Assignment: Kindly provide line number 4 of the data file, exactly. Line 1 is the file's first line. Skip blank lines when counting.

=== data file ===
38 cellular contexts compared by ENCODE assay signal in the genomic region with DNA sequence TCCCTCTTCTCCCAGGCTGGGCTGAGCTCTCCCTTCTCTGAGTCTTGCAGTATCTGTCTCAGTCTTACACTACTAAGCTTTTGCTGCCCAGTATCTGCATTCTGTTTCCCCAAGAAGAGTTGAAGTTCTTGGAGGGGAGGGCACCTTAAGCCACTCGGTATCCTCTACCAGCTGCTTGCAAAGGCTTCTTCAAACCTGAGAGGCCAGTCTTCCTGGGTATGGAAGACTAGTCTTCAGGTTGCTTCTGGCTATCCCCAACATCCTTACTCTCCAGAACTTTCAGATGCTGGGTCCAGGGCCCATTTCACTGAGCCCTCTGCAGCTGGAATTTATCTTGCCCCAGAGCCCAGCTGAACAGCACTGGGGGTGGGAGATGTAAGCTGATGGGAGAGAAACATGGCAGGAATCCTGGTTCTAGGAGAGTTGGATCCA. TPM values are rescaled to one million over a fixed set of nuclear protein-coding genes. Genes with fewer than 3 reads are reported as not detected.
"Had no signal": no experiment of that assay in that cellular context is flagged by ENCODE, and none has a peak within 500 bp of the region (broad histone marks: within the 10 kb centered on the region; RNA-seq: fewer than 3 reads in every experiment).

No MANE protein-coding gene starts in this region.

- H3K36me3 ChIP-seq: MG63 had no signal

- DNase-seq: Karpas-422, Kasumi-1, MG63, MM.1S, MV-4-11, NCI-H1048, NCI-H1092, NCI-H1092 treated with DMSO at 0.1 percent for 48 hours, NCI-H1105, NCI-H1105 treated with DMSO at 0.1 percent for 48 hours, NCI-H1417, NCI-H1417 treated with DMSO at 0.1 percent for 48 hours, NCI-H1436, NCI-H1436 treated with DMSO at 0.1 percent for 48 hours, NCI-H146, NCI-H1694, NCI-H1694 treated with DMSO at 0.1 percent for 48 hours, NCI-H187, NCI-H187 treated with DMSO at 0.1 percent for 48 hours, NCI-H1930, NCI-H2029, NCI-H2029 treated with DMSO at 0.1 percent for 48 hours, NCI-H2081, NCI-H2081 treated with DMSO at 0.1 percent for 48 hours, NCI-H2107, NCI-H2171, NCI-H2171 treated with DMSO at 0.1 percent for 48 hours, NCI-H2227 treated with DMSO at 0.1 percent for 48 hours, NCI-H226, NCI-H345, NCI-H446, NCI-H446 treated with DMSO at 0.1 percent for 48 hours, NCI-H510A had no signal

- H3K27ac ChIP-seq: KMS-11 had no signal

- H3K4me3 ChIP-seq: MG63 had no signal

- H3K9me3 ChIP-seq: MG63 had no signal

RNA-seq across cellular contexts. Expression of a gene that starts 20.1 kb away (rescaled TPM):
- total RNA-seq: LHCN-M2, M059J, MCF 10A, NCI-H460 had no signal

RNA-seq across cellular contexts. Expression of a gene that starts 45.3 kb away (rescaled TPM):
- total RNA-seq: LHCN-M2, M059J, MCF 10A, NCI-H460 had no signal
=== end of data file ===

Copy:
- H3K36me3 ChIP-seq: MG63 had no signal